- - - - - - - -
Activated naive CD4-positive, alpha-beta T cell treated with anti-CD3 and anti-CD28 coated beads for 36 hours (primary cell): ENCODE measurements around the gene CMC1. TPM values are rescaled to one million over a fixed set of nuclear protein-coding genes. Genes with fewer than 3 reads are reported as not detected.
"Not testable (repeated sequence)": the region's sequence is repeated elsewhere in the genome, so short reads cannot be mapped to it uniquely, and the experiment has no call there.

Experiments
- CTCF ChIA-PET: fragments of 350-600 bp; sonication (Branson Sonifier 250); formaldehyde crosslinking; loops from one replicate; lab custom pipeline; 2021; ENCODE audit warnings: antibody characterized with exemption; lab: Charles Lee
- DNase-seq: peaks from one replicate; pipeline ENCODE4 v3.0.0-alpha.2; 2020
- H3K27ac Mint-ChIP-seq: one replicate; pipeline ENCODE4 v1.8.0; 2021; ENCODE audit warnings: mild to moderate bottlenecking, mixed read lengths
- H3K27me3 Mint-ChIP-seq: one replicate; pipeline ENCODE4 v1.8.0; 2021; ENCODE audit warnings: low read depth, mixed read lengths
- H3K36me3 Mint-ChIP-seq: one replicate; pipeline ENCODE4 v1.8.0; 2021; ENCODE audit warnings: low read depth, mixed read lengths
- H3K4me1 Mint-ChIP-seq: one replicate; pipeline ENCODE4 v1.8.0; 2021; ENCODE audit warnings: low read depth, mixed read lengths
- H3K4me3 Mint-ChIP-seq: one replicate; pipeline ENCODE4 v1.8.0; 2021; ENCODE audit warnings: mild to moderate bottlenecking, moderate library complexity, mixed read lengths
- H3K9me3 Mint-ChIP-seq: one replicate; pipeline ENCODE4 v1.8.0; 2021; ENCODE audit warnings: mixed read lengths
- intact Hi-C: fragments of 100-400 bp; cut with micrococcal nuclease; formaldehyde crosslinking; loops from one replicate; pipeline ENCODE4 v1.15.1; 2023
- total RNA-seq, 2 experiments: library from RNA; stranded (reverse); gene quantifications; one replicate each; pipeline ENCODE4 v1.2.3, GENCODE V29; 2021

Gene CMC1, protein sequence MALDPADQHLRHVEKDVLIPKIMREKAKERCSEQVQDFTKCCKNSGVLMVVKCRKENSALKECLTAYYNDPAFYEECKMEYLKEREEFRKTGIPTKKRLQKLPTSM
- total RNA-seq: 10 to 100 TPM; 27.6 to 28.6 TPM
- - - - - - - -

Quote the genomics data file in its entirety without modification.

Activated naive CD4-positive, alpha-beta T cell treated with anti-CD3 and anti-CD28 coated beads for 36 hours (primary cell): ENCODE measurements around the gene CMC1. TPM values are rescaled to one million over a fixed set of nuclear protein-coding genes. Genes with fewer than 3 reads are reported as not detected.
"Not testable (repeated sequence)": the region's sequence is repeated elsewhere in the genome, so short reads cannot be mapped to it uniquely, and the experiment has no call there.

Experiments
- CTCF ChIA-PET: fragments of 350-600 bp; sonication (Branson Sonifier 250); formaldehyde crosslinking; loops from one replicate; lab custom pipeline; 2021; ENCODE audit warnings: antibody characterized with exemption; lab: Charles Lee
- DNase-seq: peaks from one replicate; pipeline ENCODE4 v3.0.0-alpha.2; 2020
- H3K27ac Mint-ChIP-seq: one replicate; pipeline ENCODE4 v1.8.0; 2021; ENCODE audit warnings: mild to moderate bottlenecking, mixed read lengths
- H3K27me3 Mint-ChIP-seq: one replicate; pipeline ENCODE4 v1.8.0; 2021; ENCODE audit warnings: low read depth, mixed read lengths
- H3K36me3 Mint-ChIP-seq: one replicate; pipeline ENCODE4 v1.8.0; 2021; ENCODE audit warnings: low read depth, mixed read lengths
- H3K4me1 Mint-ChIP-seq: one replicate; pipeline ENCODE4 v1.8.0; 2021; ENCODE audit warnings: low read depth, mixed read lengths
- H3K4me3 Mint-ChIP-seq: one replicate; pipeline ENCODE4 v1.8.0; 2021; ENCODE audit warnings: mild to moderate bottlenecking, moderate library complexity, mixed read lengths
- H3K9me3 Mint-ChIP-seq: one replicate; pipeline ENCODE4 v1.8.0; 2021; ENCODE audit warnings: mixed read lengths
- intact Hi-C: fragments of 100-400 bp; cut with micrococcal nuclease; formaldehyde crosslinking; loops from one replicate; pipeline ENCODE4 v1.15.1; 2023
- total RNA-seq, 2 experiments: library from RNA; stranded (reverse); gene quantifications; one replicate each; pipeline ENCODE4 v1.2.3, GENCODE V29; 2021

Gene CMC1, protein sequence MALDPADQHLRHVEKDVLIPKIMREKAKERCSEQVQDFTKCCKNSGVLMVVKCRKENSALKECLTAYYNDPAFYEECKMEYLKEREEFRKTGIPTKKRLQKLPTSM
- total RNA-seq: 10 to 100 TPM; 27.6 to 28.6 TPM